# Power Pivot: How to get Month Name from a date field?

Standard

Problem:

How do you get a Month Name from a date field in Power Pivot?

Solution:

here’s a code snippet that should help:

[code language=”SQL”]
=FORMAT([date],"MMM")
[/code]

This should give you month names (Jan, Feb, …) instead of integers that are returned by the MONTH function.

couple of notes:

1. date field needs to be used to get the month name

2. MMM needs to be in uppercase.

I hope this helps.

# SSAS Tabular: How to mark a table as Date Table?

Standard

Problem:

For time intelligence in SSAS Tabular models, it’s important to mark a date table. So, how do you do that?

Solution:

Here are the steps:

1. After you have the data imported in a table, in the model designer, select the date table

2. Also, make sure that necessary relationships are created between date table and fact tables.

3. Now, on the menu bar, select Table > Date > Mark as Date Table

4. A dialog box should ask you for a unique identifier of the date table, so it could be a date column which has the unique columns for the date table that you imported.

Also, make sure that the unique identifier does not have blank values because the model designer will not allow you to select it as your unique identifier and so you may have to go back to your table properties and put a logic to filter out blank values or make sure that the a row with blank value has a value assigned to it.

After you do that, you’re all set to go! I hope this helps.

# Time Intelligence in DAX: Last n days

Standard

Problem:

How to formulate Last n days in DAX?

Solution:

It can be achieved using the combination of CALCULATE & DATESINPERIOD function.

Formula to sum up values for last 10 days

[code type=”sql”]
MeasureName:=CALCULATE(SUM([YourColumnName]),DATESINPERIOD(Calendar[DateKey],TODAY(),-10,day))
[/code]

Note the use of a calendar table in the DATESINPERIOD. It is pretty common to have a “date” dimension & I’ve used it the DateKey from the dimension as the “date” column which is required by the DATESINPERIOD function.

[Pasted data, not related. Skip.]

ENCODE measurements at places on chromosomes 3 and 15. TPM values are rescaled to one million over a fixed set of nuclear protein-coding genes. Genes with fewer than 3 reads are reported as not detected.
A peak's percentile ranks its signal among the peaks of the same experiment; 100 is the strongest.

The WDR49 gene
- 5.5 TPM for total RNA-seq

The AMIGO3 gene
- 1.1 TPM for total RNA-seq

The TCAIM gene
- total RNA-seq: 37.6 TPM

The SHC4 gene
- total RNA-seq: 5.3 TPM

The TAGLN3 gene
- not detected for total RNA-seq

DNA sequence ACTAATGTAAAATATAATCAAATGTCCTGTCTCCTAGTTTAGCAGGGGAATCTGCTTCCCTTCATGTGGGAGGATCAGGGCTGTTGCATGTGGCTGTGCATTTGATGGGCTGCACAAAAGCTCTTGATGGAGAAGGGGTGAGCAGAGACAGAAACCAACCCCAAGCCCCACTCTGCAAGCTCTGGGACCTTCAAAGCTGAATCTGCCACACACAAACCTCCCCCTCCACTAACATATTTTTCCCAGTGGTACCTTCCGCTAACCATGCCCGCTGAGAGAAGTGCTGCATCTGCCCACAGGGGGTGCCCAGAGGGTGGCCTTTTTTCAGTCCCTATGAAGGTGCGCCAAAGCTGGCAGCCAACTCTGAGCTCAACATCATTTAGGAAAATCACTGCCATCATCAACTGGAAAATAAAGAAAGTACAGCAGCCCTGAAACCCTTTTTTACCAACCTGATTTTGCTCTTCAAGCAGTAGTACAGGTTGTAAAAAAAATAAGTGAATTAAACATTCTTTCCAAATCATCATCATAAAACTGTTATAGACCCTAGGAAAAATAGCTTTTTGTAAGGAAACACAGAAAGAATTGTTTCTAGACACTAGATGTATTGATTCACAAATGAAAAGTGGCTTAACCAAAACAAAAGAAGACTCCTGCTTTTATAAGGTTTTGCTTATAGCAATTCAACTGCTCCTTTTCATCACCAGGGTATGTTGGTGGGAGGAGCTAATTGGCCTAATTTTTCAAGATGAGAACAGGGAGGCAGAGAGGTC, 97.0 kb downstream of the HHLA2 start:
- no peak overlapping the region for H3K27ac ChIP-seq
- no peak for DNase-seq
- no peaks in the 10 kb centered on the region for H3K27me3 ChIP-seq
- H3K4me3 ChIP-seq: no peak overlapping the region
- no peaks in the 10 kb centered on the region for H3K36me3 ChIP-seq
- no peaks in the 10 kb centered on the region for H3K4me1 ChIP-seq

You can use the above example as a starting point now.

# Example of an DAX Substring Equivalent:

Standard

DAX (Microsoft’ Data Analysis Expressions Language) does not have a Substring function but I needed something like that for the following problem:

I had domain/username as input and I needed to extract just the username part of the string.

Input column name: UserID

so here’s the DAX formula I used: RIGHT([UserID],LEN([UserID])-SEARCH(“”,[UserID]))

Note: The Formula is shown for demo purpose only, It may not work directly before making appropriate changes to the formula like making sure the column name is right & If the double quotes show problems, try deleting it & typing them back again.

Note that I combined some of the available DAX text functions to achieve what I was looking for. There might be other way to do this and I would be happy to learn about it too. Meanwhile, I hope if you reading this, this might give a good starting point while researching your DAX problem.

# PowerPivot DAX: Moving Average

Standard

A quick blog post about sharing PowerPivot DAX formula to calculate moving average. Please use this as building block for your scenario:

### Here’s the Data:

 DATE AMOUNT 6/1/2013 50 6/2/2013 40 6/3/2013 30 6/4/2013 20 6/5/2013 10 6/6/2013 10 6/7/2013 20 6/8/2013 30 6/9/2013 40 6/10/2013 50

(usually, the date would in a date table. For the purpose of sharing building block of this formula, I kept it this way to keep it simple)

### Formula (Calculated Measure):

[code language=”text”]
Moving Average Last 3 days:=CALCULATE(AVERAGE(TableName[Amt]),DATESINPERIOD(TableName[date],PREVIOUSDAY(TableName[date]),-3,day))
[/code]

### Results via a Pivot Table:

Note that the formula is a building block and you’ll have to make changes as per your requirement and data model. Feel free to leave a comment if you need some assistance from my side. And also consider using the PowerPivot forum to reach out to community: MSDN Forum – PowerPivot for Excel